How to get songs out by ear. Here are some key tricks that will not only help you make your songs sound more like the original versions but at the same time save you many hours of work. In addition, we’ll give you some references to the best places to find quality ciphers, useful applications and much more!
Regardless of whether or not a musician knows how to read music, regardless of his or her ability to deal with ciphers or tablatures, on many occasions, we find that there is nothing written about that song that we would love to add to our repertoire or, even worse, what we can find leaves a lot to be desired, resembling very little of what the recording sounds like. In this article, we want to tell you some tricks so you can do it by yourself, find the notes of your favorite songs and enjoy playing them just as you like to listen to them.

It is important to emphasize that it is not the intention of this article to delve into questions of musical theory, but that what it seeks is simply to constitute a practical guide to bring out songs by ear. It is also worth pointing out that, although we will have the precaution of using adverbs as generally, normally, frequently, etc., we want to make it clear that we will move in common musical questions, the most common. It would be impossible to do it any other way because the possibilities and variations within music are infinite. However, this does not mean that the advice you will find in this article is not useful in many situations, quite the opposite.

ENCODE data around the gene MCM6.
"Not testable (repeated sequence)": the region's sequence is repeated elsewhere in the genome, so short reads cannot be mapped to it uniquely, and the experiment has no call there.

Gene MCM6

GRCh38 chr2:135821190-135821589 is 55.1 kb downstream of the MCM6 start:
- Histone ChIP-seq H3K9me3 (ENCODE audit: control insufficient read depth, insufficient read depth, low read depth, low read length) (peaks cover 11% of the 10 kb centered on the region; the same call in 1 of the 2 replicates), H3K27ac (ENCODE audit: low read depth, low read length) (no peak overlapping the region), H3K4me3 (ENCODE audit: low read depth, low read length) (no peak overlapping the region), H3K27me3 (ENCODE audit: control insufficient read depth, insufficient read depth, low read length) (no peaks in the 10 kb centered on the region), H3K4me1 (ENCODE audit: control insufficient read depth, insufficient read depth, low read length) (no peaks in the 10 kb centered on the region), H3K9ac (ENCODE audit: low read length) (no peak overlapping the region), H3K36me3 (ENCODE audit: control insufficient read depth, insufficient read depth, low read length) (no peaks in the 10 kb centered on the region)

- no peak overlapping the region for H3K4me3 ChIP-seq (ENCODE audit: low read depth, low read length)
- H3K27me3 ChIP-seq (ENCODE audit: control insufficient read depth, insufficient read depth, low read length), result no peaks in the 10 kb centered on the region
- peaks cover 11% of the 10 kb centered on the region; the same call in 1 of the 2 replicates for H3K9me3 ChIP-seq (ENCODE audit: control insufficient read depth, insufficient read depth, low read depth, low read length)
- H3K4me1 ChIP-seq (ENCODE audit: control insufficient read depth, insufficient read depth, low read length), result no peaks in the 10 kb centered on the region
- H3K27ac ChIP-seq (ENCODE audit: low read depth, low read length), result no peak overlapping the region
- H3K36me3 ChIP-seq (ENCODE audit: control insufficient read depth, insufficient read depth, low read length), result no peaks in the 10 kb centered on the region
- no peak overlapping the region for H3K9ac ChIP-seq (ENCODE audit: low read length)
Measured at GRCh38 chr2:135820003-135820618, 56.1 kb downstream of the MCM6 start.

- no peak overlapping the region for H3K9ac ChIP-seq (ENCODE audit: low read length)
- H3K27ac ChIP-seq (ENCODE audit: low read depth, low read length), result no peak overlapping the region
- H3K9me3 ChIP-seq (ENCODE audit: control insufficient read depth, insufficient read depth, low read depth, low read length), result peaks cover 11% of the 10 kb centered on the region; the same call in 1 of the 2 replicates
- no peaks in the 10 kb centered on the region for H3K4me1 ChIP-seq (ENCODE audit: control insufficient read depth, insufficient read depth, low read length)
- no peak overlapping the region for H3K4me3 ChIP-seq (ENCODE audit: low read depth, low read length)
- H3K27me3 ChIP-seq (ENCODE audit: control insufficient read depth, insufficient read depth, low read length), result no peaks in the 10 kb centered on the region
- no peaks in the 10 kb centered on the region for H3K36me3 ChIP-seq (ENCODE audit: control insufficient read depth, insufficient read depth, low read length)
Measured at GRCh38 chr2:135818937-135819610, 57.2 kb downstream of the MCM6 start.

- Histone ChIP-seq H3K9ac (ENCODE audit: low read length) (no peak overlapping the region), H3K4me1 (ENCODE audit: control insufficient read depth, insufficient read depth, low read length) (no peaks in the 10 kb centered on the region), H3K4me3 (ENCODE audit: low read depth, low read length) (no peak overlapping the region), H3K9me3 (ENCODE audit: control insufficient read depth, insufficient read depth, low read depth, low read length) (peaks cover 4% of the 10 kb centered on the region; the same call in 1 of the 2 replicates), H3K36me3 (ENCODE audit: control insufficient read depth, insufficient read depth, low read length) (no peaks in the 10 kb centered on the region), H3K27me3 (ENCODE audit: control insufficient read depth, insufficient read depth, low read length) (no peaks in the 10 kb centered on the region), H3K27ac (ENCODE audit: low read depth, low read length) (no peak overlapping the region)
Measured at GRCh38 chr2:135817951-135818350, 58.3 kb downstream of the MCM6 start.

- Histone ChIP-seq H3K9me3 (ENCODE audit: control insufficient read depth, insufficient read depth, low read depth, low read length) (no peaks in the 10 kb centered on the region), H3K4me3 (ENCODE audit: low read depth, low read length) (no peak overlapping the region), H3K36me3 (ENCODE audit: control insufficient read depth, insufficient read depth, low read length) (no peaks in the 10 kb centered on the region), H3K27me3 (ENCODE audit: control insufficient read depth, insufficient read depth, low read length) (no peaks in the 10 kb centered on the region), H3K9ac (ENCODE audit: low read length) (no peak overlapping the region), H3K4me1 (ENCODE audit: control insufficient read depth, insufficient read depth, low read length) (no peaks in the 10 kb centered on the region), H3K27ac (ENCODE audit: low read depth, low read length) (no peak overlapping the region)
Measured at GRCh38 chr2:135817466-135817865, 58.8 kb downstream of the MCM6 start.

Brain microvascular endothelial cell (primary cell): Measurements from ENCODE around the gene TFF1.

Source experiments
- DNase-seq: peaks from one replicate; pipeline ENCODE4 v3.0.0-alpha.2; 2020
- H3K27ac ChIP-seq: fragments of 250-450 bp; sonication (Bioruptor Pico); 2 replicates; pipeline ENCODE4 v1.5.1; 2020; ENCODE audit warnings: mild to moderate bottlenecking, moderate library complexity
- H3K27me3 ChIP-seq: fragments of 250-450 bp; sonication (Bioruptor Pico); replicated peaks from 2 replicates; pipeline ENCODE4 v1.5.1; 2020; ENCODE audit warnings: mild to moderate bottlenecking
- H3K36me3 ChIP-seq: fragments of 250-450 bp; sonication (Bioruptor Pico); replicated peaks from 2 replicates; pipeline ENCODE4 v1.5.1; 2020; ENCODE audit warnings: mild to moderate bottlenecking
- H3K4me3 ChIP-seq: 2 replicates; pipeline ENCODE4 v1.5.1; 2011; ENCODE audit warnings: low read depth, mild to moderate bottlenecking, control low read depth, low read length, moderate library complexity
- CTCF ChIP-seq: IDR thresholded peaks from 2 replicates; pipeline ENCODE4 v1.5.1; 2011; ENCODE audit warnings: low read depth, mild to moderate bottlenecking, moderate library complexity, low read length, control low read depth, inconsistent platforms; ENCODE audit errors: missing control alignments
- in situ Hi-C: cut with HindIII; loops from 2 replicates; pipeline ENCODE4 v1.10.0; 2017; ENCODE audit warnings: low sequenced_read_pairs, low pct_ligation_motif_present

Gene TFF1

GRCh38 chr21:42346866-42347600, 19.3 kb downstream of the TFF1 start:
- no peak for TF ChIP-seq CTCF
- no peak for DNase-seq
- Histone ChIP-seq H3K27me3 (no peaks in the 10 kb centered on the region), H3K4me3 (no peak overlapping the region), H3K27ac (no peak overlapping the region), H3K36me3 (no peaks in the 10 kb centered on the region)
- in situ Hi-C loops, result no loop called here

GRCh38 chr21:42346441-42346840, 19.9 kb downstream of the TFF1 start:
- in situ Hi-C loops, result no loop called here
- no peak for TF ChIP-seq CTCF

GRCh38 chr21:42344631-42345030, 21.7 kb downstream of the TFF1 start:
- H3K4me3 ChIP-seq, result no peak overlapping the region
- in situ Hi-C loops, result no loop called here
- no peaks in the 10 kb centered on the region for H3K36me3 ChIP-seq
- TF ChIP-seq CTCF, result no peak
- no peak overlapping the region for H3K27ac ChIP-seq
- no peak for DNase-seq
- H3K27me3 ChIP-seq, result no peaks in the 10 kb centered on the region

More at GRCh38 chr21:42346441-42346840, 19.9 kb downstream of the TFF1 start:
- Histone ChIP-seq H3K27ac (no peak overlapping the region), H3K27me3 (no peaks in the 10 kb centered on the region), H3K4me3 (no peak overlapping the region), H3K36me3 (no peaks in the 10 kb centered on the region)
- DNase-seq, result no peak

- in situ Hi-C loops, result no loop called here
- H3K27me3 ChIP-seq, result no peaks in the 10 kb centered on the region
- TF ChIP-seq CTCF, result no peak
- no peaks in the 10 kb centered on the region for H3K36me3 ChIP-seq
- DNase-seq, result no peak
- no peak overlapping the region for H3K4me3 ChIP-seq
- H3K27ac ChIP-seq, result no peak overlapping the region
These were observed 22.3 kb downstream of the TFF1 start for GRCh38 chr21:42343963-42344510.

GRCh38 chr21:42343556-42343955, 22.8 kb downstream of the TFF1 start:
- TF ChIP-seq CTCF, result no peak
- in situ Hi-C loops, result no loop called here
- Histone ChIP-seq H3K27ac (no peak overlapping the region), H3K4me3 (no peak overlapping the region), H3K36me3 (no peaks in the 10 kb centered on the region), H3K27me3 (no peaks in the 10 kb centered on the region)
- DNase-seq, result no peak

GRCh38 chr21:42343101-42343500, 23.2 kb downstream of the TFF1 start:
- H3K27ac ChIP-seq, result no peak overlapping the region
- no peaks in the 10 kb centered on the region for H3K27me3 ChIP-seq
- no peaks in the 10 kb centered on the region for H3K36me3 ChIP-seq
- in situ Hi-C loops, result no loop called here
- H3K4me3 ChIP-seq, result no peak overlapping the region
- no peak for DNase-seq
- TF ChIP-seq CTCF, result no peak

Finally, before starting, we must indicate that in order to take full advantage of this guide, it is necessary that the reader has some basic knowledge about chord formation, tonalities, scales, and so on.

Once the content has been presented, we are going to tell you 5 infallible tricks to make songs by ear.


This will be fundamental in order to understand the structure of the song. Tonality is based on scales, i.e., on a given order of succession of intervals. Tonality, understood more specifically as the tonality or key of a musical work, is determined by the tonic, along with the associated chords and scales. It is around this ensemble that musical phrases and progressions revolve.

To simplify, we can say that the first chord is the one that will normally give us the key of the song. However, be careful as this is often not the case and the theme may fall into its first strong tempo with another chord – for example, the dominant one – and may confuse you. If you have doubts, if you’re not sure, a good strategy is to follow the song until you locate the dominant chord -the one with the most tension- that it will solve, generally in the tonic.

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